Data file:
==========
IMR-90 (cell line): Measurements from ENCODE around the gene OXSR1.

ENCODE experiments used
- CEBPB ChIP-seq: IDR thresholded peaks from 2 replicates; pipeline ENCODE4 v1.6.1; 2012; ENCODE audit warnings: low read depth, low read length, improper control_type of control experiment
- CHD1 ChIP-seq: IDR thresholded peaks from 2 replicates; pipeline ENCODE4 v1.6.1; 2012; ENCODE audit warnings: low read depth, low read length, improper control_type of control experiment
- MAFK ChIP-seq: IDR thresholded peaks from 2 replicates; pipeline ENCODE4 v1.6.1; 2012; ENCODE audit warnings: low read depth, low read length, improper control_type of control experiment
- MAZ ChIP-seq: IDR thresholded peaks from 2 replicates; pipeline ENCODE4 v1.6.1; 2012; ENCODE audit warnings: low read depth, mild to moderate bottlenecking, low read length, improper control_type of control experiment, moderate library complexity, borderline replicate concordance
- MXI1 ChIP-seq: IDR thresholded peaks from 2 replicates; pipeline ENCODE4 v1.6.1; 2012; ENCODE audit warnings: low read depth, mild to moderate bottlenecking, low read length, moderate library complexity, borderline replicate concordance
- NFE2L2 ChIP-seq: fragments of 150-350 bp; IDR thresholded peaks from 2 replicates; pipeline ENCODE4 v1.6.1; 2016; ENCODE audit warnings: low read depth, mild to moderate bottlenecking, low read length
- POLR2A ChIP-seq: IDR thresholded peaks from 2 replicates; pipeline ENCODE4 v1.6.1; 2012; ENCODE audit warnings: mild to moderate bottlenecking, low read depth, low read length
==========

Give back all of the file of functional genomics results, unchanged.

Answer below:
IMR-90 (cell line): Measurements from ENCODE around the gene OXSR1.

ENCODE experiments used
- CEBPB ChIP-seq: IDR thresholded peaks from 2 replicates; pipeline ENCODE4 v1.6.1; 2012; ENCODE audit warnings: low read depth, low read length, improper control_type of control experiment
- CHD1 ChIP-seq: IDR thresholded peaks from 2 replicates; pipeline ENCODE4 v1.6.1; 2012; ENCODE audit warnings: low read depth, low read length, improper control_type of control experiment
- MAFK ChIP-seq: IDR thresholded peaks from 2 replicates; pipeline ENCODE4 v1.6.1; 2012; ENCODE audit warnings: low read depth, low read length, improper control_type of control experiment
- MAZ ChIP-seq: IDR thresholded peaks from 2 replicates; pipeline ENCODE4 v1.6.1; 2012; ENCODE audit warnings: low read depth, mild to moderate bottlenecking, low read length, improper control_type of control experiment, moderate library complexity, borderline replicate concordance
- MXI1 ChIP-seq: IDR thresholded peaks from 2 replicates; pipeline ENCODE4 v1.6.1; 2012; ENCODE audit warnings: low read depth, mild to moderate bottlenecking, low read length, moderate library complexity, borderline replicate concordance
- NFE2L2 ChIP-seq: fragments of 150-350 bp; IDR thresholded peaks from 2 replicates; pipeline ENCODE4 v1.6.1; 2016; ENCODE audit warnings: low read depth, mild to moderate bottlenecking, low read length
- POLR2A ChIP-seq: IDR thresholded peaks from 2 replicates; pipeline ENCODE4 v1.6.1; 2012; ENCODE audit warnings: mild to moderate bottlenecking, low read depth, low read length